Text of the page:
The Mainz Jewish Cemetery has been occupied since January 2, 1881.
In 1878, the Israelite Religious Community accepted a corresponding offer from the city and acquired the land required for its own cemetery on Untere Zahlbacher Strasse and Xaveriusweg , right next to the main cemetery , as there was no longer any space for new graves on the previously used Jewish sand .
The Jewish cemetery and the mourning hall are now designated as cultural monuments and are grouped together in the “Jewish Cemetery” monument zone, see: List of cultural monuments in Mainz-Oberstadt .
The construction of a morgue with a tahara room began according to the plans of the city architect Eduard Kreyssig . The handover to the head of the Israelite religious community, Moritz Oppenheim , took place on January 2, 1881 as part of the inauguration of the new cemetery.
Only two years earlier Kreyssig had redesigned the synagogue of the Orthodox Jews on Margaretengasse in what it was called at the time, “the noblest forms of the heyday of the Moorish style” . In addition, the Jewish communities of the 19th century deliberately wanted to differentiate themselves from the predominant neo-Romanesque and neo-Gothic styles of the Christian churches in the style of their cult buildings .
Characteristic are, for example, the corner pillars crowned with onion domes - design elements that were shown in the synagogue by Ignaz Opfermann , which was inaugurated in 1853 in what was then Judengasse . Moorish models were decisive for the pillar-supported serrated arch of the entrance canopy , as well as for the unusual shape of the keel arched windows and the horseshoe arches inside the pillar arch there. For their part, the Moors adopted the motif of the horseshoe arch from the Visigoths .
The mourning hall is a single-storey brick building in oriental shapes. Originally, the left side wing housed the overseer's apartment, while the right had morgues. A residential building was added there in the 1920s. After the Second World War, the mourning hall temporarily served as a synagogue.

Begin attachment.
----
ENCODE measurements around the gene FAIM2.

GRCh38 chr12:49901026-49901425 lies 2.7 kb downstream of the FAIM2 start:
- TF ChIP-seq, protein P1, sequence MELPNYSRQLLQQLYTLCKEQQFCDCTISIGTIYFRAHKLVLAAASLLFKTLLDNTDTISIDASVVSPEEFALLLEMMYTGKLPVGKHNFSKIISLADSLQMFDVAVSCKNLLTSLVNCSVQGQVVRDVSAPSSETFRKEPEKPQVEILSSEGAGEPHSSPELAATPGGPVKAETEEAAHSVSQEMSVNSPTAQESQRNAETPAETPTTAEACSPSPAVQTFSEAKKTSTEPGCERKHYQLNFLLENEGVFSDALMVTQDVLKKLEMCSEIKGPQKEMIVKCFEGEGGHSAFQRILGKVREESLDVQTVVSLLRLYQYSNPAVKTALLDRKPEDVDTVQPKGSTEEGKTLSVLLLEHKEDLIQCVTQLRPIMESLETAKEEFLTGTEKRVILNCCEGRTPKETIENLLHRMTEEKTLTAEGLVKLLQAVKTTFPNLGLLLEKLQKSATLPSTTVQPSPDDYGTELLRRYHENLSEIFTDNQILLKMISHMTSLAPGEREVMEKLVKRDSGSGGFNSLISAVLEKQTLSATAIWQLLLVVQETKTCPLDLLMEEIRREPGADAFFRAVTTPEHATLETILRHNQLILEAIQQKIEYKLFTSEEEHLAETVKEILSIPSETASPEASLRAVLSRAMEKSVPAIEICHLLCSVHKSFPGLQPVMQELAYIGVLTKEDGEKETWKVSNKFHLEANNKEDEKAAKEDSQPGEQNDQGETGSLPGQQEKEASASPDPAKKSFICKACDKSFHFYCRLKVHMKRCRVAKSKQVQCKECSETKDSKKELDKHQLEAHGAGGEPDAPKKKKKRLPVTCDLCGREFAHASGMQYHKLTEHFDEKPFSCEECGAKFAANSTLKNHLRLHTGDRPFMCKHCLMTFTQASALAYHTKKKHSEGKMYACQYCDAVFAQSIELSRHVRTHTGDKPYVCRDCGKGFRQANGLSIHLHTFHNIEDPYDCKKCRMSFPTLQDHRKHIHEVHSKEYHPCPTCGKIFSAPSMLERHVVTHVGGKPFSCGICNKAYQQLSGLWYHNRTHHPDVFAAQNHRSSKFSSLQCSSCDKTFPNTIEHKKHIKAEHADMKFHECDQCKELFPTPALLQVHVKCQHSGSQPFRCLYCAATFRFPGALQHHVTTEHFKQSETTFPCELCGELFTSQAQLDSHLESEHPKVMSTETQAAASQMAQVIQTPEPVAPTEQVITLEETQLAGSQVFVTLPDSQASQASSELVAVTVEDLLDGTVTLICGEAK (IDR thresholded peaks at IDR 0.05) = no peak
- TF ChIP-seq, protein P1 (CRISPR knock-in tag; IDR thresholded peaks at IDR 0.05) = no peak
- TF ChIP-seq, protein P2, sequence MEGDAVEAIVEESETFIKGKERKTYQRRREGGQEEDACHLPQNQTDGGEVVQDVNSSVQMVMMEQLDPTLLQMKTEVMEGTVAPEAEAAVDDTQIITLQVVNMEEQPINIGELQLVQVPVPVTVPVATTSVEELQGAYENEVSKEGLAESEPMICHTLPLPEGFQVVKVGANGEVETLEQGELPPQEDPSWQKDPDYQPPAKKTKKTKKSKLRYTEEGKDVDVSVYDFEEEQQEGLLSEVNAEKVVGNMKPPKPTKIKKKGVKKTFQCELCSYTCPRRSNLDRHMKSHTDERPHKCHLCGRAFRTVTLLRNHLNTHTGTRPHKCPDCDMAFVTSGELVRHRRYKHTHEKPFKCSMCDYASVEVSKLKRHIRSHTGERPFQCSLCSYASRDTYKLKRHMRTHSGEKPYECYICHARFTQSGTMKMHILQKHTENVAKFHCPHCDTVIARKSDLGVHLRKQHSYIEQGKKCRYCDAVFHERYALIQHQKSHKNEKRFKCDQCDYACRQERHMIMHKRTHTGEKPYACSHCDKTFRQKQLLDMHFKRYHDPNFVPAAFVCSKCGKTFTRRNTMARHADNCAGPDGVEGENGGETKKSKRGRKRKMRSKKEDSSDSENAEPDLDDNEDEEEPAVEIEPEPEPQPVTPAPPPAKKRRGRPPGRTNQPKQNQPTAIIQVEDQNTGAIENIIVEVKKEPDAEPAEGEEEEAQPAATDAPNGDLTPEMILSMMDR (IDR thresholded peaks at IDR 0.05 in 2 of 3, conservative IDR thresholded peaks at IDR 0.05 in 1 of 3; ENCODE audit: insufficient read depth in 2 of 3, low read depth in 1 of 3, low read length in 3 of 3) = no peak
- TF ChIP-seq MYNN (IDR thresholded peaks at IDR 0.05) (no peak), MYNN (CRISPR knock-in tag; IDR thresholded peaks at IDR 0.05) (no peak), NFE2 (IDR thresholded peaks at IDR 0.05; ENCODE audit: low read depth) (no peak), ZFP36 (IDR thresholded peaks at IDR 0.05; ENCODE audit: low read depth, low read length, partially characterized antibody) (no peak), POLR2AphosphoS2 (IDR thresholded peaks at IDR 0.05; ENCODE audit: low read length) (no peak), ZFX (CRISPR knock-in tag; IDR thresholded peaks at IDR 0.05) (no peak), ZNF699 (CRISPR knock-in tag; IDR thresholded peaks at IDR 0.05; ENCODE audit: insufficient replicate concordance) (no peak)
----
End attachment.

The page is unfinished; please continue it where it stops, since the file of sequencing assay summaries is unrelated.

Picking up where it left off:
As a typical feature of Kreyßig's buildings, the mourning hall is a combination of an iron construction made by an engineer and a handcrafted facade facing. With its artistic design, the mourning hall is one of the most important of the seventeen structures of its kind still in existence in Rhineland-Palatinate .
Under the direction of the architect Thomas Stahlhub , it was extensively restored from 2004 to 2010 on behalf of the Mainz Jewish community with the support of the State of Rhineland-Palatinate, the City of Mainz and the German Foundation for Monument Protection . The original color was also restored inside. The crowning of the corner in the form of onion hoods was created in 2010 thanks to donations from the Diocese of Mainz , the Evangelical Dean's Office Mainz and the Rotary Club Mainz.
Simple gravestones with inscriptions, classicist tombs, for example:
- Field 1: Tomb of the Hecht couple (1881/1888), pedestals with covered urns; Tomb of the Oppenheim couple (1884), obelisk .
- Field 2: H. Meyer, urn under canopy , fence, 1890.
- Field 3: B. Wolf, raised, rose-wrapped column stump, 1894; MM Mayer burial site (1917), aedicule .
- Field 5: Tombs of the Mayer couple (1903/1916), aedicules; Gravesites Oppenheim (1902/1907), aedicules.
- Field 7: M. Loeb (1924) and B. Simon (1926), Neue Sachlichkeit .
The cemetery can be visited in the summer months (April to September) from 8 a.m. to 7 p.m. and in the winter months (October to March) from 8 a.m. to 5 p.m. The cemetery is closed on Saturdays and Jewish holidays . Furthermore, the cemetery and the mourning hall take part in the day of the cemetery , which is held annually on November 1st ( All Saints' Day ) at the neighboring Mainzer Main Cemetery .